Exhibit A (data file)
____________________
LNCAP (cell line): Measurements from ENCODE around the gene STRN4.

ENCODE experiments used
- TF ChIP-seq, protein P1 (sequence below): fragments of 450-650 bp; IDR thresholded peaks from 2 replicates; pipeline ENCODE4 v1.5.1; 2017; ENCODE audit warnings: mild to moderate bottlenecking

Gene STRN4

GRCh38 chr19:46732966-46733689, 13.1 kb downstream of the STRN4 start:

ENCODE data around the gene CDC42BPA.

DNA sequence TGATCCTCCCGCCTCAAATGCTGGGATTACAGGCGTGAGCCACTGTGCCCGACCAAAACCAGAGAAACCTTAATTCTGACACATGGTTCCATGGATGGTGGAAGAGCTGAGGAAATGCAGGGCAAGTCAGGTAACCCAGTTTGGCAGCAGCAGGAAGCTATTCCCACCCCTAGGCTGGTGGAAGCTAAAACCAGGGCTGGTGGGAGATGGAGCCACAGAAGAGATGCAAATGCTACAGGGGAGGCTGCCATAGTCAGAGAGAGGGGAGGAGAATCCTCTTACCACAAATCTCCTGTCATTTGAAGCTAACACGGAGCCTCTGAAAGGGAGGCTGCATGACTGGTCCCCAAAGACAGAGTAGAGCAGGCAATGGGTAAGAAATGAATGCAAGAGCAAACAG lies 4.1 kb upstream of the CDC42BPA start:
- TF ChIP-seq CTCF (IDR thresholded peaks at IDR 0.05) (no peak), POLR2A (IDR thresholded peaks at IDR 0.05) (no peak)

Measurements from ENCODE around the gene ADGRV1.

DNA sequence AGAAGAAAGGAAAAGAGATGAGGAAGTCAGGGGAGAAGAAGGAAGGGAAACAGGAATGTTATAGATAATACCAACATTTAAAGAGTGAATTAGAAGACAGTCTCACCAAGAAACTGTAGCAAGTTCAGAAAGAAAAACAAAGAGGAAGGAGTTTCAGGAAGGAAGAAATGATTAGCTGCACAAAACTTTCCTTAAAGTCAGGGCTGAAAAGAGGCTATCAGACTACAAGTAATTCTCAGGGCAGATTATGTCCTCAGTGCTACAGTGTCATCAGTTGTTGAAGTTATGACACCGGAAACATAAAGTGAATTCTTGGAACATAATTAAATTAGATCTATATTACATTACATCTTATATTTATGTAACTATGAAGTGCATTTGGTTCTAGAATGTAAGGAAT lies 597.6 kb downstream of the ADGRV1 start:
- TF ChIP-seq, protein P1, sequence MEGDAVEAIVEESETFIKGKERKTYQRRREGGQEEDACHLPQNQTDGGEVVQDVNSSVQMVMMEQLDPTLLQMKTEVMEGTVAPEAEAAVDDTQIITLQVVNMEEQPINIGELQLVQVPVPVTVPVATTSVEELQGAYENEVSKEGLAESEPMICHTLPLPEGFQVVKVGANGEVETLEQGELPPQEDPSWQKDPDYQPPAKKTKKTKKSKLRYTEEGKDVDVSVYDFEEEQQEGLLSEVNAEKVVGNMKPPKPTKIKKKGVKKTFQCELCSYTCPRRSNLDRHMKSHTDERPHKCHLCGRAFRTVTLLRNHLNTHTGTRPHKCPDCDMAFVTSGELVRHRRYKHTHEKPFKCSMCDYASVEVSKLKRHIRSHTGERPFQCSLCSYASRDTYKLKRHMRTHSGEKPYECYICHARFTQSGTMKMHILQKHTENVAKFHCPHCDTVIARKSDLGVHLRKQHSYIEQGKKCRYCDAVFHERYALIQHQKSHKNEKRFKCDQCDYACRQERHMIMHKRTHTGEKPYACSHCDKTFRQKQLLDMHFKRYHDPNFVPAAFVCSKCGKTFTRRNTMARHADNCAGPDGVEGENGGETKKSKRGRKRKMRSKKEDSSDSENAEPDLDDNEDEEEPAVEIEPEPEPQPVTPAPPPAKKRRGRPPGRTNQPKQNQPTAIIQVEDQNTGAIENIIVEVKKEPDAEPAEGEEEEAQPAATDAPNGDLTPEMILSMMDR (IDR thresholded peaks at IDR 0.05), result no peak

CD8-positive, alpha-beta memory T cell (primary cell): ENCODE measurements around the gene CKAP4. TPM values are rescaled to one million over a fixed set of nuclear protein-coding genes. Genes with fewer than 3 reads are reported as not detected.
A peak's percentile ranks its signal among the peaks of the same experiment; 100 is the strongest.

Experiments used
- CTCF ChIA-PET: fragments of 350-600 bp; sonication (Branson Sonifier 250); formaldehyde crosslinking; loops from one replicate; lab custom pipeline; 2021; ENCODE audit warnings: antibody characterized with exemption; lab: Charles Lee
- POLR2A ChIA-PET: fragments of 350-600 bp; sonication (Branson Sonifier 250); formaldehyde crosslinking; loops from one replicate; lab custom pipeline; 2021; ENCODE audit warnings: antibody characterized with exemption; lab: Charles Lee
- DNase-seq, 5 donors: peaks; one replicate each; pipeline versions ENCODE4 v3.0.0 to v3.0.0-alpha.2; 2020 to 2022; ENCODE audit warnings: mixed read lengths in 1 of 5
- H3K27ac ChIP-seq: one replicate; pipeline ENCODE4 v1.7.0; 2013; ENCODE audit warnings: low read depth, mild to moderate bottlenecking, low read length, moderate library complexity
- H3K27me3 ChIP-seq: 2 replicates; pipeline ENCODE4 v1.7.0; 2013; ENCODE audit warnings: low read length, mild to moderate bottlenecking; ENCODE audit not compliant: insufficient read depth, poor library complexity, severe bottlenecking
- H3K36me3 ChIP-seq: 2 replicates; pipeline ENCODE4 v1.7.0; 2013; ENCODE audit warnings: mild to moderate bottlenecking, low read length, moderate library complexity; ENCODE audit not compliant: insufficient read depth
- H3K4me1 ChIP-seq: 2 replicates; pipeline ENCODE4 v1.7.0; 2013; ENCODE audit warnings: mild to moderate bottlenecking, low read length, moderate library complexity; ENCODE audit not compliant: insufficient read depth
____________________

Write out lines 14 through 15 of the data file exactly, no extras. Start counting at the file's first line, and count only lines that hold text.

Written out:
Experiments used
- CTCF ChIA-PET: fragments of 350-600 bp; sonication (Branson Sonifier 250); formaldehyde crosslinking; loops from one replicate; lab custom pipeline; 2021; ENCODE audit warnings: antibody characterized with exemption; lab: Charles Lee